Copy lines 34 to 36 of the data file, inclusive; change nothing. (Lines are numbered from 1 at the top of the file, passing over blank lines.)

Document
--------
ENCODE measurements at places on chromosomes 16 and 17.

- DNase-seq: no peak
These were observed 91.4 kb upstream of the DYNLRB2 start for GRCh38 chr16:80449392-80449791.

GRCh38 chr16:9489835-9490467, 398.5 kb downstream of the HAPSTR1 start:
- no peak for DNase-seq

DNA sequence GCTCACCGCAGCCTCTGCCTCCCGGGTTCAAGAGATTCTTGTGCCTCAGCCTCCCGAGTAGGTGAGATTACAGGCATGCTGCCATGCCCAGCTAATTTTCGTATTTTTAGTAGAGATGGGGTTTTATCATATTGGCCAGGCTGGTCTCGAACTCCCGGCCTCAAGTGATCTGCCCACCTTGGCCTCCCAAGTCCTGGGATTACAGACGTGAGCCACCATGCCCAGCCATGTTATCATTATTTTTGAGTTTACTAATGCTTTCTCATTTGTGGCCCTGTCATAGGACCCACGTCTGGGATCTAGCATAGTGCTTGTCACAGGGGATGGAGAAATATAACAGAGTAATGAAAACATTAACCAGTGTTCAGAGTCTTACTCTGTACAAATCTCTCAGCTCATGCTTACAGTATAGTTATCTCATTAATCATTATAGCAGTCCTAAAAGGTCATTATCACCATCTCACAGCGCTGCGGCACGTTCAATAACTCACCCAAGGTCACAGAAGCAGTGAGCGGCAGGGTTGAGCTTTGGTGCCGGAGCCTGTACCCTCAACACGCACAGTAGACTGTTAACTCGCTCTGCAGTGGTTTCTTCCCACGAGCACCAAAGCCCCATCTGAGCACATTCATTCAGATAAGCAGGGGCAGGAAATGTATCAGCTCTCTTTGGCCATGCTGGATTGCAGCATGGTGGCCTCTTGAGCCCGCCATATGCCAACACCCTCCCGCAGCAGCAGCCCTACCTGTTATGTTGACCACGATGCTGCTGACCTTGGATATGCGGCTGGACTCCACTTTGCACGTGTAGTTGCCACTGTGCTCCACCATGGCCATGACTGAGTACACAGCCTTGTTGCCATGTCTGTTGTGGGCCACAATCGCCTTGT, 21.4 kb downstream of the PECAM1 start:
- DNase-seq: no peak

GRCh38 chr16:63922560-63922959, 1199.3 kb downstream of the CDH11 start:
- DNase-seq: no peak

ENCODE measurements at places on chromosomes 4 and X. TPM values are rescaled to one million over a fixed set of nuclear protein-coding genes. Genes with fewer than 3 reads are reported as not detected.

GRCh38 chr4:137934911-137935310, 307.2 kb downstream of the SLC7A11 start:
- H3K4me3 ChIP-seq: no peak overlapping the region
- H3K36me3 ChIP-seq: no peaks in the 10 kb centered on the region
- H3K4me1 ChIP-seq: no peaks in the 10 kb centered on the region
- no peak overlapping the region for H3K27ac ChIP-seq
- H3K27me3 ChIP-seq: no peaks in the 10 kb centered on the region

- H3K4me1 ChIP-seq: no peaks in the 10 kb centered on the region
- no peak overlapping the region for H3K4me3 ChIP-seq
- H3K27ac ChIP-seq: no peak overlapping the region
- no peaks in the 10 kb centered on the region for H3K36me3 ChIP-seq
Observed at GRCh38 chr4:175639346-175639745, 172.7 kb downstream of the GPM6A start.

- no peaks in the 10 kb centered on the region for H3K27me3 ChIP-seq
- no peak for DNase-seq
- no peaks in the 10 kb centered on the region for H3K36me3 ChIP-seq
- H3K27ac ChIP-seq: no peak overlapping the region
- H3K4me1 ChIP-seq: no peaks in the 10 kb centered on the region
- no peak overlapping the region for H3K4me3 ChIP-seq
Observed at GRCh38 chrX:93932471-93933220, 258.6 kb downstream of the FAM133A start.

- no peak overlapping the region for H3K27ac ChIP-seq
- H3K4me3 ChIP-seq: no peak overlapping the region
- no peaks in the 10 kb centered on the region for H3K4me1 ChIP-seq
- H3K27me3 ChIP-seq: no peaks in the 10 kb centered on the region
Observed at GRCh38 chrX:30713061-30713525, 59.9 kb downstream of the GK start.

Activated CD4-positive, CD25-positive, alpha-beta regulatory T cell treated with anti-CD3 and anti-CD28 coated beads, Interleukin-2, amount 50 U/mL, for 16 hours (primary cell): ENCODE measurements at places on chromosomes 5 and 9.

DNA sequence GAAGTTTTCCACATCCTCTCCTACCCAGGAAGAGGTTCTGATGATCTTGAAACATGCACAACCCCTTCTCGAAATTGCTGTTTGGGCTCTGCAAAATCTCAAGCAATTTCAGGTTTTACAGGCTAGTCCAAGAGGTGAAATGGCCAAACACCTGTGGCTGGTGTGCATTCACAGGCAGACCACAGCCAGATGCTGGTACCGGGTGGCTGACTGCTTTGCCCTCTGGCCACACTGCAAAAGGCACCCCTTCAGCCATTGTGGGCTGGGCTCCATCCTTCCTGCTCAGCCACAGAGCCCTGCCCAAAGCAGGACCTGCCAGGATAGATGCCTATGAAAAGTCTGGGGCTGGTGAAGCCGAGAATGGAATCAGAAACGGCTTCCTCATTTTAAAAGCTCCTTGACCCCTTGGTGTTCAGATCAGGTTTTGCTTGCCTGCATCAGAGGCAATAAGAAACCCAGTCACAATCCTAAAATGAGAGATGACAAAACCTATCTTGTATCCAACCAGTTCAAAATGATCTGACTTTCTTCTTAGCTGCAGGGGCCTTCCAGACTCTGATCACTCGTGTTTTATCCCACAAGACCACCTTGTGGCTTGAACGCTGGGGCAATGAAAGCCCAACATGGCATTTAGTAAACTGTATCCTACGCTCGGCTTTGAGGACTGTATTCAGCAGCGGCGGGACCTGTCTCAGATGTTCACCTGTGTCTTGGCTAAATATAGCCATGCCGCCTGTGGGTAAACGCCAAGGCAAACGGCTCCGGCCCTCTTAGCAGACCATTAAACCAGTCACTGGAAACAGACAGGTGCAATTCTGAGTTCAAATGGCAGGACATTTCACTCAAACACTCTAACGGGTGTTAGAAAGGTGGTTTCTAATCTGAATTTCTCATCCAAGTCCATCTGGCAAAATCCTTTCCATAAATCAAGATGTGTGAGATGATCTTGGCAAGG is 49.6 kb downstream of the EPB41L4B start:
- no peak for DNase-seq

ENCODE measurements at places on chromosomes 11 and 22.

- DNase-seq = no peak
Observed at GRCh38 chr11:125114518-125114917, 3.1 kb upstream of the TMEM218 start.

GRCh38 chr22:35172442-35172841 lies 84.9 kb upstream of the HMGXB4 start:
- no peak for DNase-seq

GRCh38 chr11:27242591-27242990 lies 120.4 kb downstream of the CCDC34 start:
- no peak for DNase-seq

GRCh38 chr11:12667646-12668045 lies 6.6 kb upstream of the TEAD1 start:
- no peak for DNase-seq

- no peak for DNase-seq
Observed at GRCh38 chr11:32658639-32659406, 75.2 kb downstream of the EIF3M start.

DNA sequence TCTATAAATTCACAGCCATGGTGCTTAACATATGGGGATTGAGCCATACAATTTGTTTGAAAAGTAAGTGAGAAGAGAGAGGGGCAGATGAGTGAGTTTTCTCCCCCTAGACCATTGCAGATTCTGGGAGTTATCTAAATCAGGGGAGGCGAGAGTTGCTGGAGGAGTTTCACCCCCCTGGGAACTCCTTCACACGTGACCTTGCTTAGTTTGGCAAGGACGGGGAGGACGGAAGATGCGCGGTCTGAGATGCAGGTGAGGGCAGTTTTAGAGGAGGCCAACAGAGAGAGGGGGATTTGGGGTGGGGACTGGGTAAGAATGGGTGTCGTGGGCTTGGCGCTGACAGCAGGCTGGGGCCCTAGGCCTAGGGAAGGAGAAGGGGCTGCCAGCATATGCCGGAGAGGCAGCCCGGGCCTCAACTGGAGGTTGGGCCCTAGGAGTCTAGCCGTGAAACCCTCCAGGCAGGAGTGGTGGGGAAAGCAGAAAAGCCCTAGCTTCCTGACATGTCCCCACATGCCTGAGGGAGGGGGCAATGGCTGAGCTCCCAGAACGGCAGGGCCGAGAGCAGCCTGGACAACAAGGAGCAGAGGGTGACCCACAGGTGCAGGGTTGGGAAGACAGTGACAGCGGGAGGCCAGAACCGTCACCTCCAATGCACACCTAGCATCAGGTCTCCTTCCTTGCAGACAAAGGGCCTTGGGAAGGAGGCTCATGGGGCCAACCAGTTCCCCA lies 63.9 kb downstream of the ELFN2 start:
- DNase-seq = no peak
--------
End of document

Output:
Activated CD4-positive, CD25-positive, alpha-beta regulatory T cell treated with anti-CD3 and anti-CD28 coated beads, Interleukin-2, amount 50 U/mL, for 16 hours (primary cell): ENCODE measurements at places on chromosomes 5 and 9.

DNA sequence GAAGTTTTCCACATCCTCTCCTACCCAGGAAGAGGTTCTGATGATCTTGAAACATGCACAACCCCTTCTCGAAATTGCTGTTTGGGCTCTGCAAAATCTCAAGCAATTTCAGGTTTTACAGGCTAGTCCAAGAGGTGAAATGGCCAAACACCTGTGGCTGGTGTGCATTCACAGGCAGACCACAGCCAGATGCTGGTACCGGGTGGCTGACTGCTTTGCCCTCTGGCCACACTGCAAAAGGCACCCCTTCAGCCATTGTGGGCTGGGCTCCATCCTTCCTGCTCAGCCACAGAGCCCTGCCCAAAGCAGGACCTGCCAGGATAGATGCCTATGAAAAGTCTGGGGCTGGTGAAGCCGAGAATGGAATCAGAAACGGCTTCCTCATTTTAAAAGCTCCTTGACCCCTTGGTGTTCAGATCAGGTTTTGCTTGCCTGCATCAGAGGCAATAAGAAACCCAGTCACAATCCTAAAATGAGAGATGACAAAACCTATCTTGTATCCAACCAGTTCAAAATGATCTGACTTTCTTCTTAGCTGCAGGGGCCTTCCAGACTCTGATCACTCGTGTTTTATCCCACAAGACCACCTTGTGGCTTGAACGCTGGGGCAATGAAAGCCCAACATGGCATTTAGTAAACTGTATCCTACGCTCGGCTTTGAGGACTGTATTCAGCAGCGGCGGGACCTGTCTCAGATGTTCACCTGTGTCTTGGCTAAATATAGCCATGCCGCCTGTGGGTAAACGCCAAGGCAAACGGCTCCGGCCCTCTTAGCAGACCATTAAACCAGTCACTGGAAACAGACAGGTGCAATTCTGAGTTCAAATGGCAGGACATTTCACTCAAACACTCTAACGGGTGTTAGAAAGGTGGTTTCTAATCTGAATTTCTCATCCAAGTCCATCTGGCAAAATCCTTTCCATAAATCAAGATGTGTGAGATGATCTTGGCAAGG is 49.6 kb downstream of the EPB41L4B start:
- no peak for DNase-seq